Diets high in milk fat, like the kind found in many junk foods, may be contributing to the rapid increase in inflammatory bowel diseases by encouraging the growth of “bad” intestinal bacteria.
Researchers from the University of Chicago, writing in the journal Nature, studied the effects of different diets on mice that were genetically modified to be more likely to get ulcerative colitis.
Over the past century, inflammatory bowel diseases—like colitis and Crohn’s disease—have increased rapidly, with as many as 1.4 million people in the U.S. affected, according to the Centers for Disease Control and Prevention.
In the study, 60 percent of mice that ate diets high in saturated fats—derived from milk fat—developed colitis after six months, compared to less than a third of mice eating meals low in fat or high in polyunsaturated fats. In addition, the damage to the intestines was much greater in mice on high milk fat diets.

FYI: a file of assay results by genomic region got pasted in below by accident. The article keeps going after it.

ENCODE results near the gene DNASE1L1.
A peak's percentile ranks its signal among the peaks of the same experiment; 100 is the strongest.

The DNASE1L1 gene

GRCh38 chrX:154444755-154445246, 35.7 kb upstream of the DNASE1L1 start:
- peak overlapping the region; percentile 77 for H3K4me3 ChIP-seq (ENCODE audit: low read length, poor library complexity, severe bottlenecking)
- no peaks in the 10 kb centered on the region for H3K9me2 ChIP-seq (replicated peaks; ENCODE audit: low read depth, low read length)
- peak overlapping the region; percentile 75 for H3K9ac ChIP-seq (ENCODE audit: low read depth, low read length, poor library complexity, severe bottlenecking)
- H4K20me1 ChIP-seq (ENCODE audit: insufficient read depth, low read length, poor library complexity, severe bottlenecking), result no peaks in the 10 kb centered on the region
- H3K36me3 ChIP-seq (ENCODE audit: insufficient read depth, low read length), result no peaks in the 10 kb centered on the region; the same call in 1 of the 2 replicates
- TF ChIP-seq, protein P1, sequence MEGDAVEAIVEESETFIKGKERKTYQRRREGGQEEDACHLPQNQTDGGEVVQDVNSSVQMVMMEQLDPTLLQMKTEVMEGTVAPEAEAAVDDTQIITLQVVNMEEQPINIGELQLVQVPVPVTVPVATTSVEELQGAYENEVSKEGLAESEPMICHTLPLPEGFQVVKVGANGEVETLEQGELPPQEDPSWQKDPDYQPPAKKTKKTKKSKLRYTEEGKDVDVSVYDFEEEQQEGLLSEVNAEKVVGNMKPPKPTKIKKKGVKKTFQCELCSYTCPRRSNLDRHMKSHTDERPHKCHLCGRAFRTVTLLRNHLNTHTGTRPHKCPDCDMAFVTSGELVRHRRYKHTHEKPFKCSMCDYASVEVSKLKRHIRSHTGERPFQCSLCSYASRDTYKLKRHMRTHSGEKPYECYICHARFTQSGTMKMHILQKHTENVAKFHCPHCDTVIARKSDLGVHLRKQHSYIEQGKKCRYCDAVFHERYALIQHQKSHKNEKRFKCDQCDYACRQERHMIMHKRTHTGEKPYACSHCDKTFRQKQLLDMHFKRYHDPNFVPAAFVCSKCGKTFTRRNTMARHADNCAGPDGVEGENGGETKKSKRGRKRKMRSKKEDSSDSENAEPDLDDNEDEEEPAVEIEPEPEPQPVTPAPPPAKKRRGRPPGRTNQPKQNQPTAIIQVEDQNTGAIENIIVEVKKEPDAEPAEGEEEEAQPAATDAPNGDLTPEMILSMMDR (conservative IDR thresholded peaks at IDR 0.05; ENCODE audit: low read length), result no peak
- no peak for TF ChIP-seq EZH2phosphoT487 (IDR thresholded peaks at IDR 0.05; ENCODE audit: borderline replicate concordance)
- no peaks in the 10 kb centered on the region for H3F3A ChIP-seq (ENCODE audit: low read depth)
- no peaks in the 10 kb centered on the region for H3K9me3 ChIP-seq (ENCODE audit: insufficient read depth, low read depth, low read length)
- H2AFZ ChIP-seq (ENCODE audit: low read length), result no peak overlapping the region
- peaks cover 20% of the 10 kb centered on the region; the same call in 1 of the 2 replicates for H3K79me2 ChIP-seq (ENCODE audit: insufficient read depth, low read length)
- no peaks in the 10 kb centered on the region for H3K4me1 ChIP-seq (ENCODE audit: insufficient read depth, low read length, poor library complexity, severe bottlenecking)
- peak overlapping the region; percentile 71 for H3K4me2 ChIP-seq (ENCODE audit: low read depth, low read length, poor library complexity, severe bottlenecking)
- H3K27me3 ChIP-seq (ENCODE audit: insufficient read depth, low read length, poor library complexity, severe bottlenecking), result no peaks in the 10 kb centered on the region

Researchers also found that eating milk fat increased a rare gut bacterium, Bilophila wadsworthia, to about six percent of the total bacteria. This “bad” bacterium makes the bowel more permeable, which allows the cells of the immune system to pass through and cause tissue damage.
While the study was done in mice, it provides some evidence of how Western diets can push people with a genetic risk into developing inflammatory bowel diseases.
Researchers are now testing whether the delicate balance of gut bacteria can be “re-shaped” without “significantly affecting the lifestyles of individuals who are genetically prone to these diseases.”